My question is if this can be generalized as well: Let $\beta:\widetilde{X}\mathrel{\mathop:}=\mathop{\mathrm{Bl}}_Z(X)\to X$ be the blowup of a smooth algebraic variety $X$ along a irreducible generically smooth subscheme $Z$. Let $E\mathrel{\mathop:}=\beta^{1}(Z)$ be the exceptional divisor. Now, let us assume I have a divisor $D$ on $X$, with $Z$ closed subscheme of $D$ ($D$ smooth and irreducible, if it helps). Then I ask if $\beta^\ast D \sim \widetilde{D} + \alpha E$, for some integer $\alpha$, where $\widetilde{D}$ denotes the strict transform of $D$ and "$\sim$" is linear equivalence.
I think the answer is, almost.
$E$ might have more than one component. Indeed, since you only assume that $Z$ is generically smooth, $E$ might have many different components. $E = \sum E_i$.
You can always write $\beta^* D = \widetilde{D} + \sum_i \alpha_i E_i$, but you can't use the same $\alpha$ for all of them.
Let me give an example. Suppose $X = \mathbb{A}^2$, $Z = V(x \cdot (x,y) \cdot (x,y^2)) = V(x^3, x^2y^2, x^2y, xy^3)$.
Certainly $Z$ is generically smooth and irreducible (its just not reduced, in higher dimensions, I'm think I can rig reduced examples as well). Set $D = \text{Div}(x^3)$. The blowup of $X$ has two exceptional divisors.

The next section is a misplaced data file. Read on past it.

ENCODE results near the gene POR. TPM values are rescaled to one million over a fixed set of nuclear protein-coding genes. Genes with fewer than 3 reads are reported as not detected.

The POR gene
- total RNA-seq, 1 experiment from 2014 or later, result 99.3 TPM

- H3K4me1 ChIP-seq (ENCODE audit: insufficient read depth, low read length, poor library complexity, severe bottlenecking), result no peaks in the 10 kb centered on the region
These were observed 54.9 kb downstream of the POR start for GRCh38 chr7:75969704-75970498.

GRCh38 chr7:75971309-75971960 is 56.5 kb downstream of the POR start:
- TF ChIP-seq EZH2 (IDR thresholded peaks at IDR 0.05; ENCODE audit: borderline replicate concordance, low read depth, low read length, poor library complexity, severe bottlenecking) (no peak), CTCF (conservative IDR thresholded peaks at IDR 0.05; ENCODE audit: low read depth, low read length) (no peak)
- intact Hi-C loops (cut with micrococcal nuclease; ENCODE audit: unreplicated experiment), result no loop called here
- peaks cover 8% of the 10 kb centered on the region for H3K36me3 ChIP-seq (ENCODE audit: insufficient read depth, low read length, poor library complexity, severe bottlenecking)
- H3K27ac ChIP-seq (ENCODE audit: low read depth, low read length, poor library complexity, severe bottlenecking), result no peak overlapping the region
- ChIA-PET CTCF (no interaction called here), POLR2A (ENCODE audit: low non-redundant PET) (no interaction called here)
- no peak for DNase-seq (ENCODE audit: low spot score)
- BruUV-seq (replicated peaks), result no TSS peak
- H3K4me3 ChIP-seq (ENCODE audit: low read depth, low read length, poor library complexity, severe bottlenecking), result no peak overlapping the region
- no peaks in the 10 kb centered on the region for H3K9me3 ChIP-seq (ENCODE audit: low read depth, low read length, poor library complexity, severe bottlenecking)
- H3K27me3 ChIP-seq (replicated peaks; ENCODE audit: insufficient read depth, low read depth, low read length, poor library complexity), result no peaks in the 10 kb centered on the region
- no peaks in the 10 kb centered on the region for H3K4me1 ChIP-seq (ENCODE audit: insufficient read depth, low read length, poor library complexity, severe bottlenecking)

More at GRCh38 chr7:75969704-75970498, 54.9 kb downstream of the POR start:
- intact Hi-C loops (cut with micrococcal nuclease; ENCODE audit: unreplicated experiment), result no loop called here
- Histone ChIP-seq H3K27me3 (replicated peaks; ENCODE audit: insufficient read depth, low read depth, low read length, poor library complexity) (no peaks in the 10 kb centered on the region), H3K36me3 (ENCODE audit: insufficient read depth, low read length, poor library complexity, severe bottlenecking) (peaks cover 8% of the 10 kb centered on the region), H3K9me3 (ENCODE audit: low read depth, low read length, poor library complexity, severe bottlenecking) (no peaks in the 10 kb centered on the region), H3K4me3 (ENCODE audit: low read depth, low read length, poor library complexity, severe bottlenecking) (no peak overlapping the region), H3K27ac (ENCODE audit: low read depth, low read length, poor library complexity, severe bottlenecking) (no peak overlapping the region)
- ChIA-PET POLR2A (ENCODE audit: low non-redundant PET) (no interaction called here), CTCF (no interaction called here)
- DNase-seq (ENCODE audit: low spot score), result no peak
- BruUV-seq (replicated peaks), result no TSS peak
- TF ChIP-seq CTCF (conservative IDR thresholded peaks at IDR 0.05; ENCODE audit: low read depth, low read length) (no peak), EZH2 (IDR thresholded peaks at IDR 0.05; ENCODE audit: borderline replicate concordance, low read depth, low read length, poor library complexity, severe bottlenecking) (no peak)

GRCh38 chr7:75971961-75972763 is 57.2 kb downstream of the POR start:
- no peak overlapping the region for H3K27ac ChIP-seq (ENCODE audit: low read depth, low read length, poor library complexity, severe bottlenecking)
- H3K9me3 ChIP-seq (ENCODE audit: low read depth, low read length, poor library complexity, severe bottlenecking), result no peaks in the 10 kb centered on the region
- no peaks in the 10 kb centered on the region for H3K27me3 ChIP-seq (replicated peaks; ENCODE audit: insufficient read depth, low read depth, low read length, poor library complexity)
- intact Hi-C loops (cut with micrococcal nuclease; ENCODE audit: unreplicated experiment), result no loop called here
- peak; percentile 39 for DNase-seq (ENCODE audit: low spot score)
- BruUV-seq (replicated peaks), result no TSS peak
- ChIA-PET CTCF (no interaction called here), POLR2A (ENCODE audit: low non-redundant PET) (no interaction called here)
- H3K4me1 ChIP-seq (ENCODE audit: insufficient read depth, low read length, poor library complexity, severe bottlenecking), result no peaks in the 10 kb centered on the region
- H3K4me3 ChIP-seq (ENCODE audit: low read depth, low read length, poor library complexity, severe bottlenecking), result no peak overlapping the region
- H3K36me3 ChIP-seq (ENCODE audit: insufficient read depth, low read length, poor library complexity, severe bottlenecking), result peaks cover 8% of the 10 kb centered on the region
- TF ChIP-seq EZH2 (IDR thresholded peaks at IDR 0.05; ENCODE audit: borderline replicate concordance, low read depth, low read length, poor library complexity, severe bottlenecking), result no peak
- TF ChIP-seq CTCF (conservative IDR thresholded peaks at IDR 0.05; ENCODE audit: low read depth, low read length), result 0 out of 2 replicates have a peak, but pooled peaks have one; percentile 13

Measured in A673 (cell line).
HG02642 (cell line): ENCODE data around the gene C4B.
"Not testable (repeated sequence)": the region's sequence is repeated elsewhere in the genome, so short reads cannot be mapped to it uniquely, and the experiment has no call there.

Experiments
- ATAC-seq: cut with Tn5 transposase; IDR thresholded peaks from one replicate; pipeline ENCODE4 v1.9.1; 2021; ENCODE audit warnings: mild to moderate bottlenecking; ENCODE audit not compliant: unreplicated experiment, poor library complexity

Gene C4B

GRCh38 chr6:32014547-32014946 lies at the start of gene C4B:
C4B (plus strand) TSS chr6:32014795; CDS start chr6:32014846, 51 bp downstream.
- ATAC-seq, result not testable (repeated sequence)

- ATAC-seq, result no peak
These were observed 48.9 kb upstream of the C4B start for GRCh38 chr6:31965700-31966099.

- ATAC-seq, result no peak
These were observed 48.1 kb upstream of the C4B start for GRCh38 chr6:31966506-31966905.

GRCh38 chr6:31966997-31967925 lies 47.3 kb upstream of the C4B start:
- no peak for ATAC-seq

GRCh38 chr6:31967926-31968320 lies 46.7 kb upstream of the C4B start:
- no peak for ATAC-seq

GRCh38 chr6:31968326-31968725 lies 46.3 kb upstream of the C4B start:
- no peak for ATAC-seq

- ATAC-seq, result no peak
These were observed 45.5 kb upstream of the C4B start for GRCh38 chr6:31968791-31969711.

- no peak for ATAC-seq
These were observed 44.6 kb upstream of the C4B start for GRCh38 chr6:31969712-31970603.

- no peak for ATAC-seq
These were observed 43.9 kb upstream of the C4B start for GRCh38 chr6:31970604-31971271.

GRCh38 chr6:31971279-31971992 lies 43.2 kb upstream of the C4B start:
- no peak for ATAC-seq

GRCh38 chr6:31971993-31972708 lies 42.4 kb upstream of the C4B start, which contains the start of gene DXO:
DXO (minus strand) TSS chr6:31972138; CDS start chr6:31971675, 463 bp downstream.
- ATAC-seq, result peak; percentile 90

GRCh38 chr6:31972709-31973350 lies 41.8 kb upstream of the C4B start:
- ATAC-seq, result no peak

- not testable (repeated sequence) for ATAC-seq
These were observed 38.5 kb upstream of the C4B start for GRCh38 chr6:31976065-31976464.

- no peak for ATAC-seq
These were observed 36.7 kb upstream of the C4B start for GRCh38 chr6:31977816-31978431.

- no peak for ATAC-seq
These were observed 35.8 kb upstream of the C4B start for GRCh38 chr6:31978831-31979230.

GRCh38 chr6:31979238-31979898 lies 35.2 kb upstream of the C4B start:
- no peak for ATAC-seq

Note $Z$ is a closed subscheme of $D$ as well. By working in higher dimensions, one can rig examples where the support of $Z$ and $D$ are different.
Anyway, one chart of the blowup looks like $k[x/y, y^2/x]$ with the obvious map to $\text{Spec} k[x,y]$. On that chart, the two exceptional divisors are $E_1 = \text{Div}(x/y)$ and $E_2 =\text{Div}(y^2/x)$.
On this chart, we compute $\beta^*D$. Note $$x^3 = ((x/y)^2 \cdot (y^2/x))^3$$ and so $$\beta^*D = \widetilde{D} + 6 E_1 + 3 E_2.$$

$\begingroup$ Thank you for your answer. Hence what I wanted would be valid only if $E$ is irreducible. I think also that find conditions of $Z$ to ensure the irreducibility of $E$ is very complicated :(... bye $\endgroup$ – gio Jul 11 '11 at 15:43

2$\begingroup$ gio, another point you can consider is what do you mean by $E = \beta^{1}(Z)$. Do you mean scheme theoretically, or set theoretically. In particular, does $E$ have the reduced structure? That's how I interpreted your question in my answer. If not, then the thing you wanted is still not true, but there might be a little more hope in some examples. $\endgroup$ – Karl Schwede Jul 11 '11 at 17:20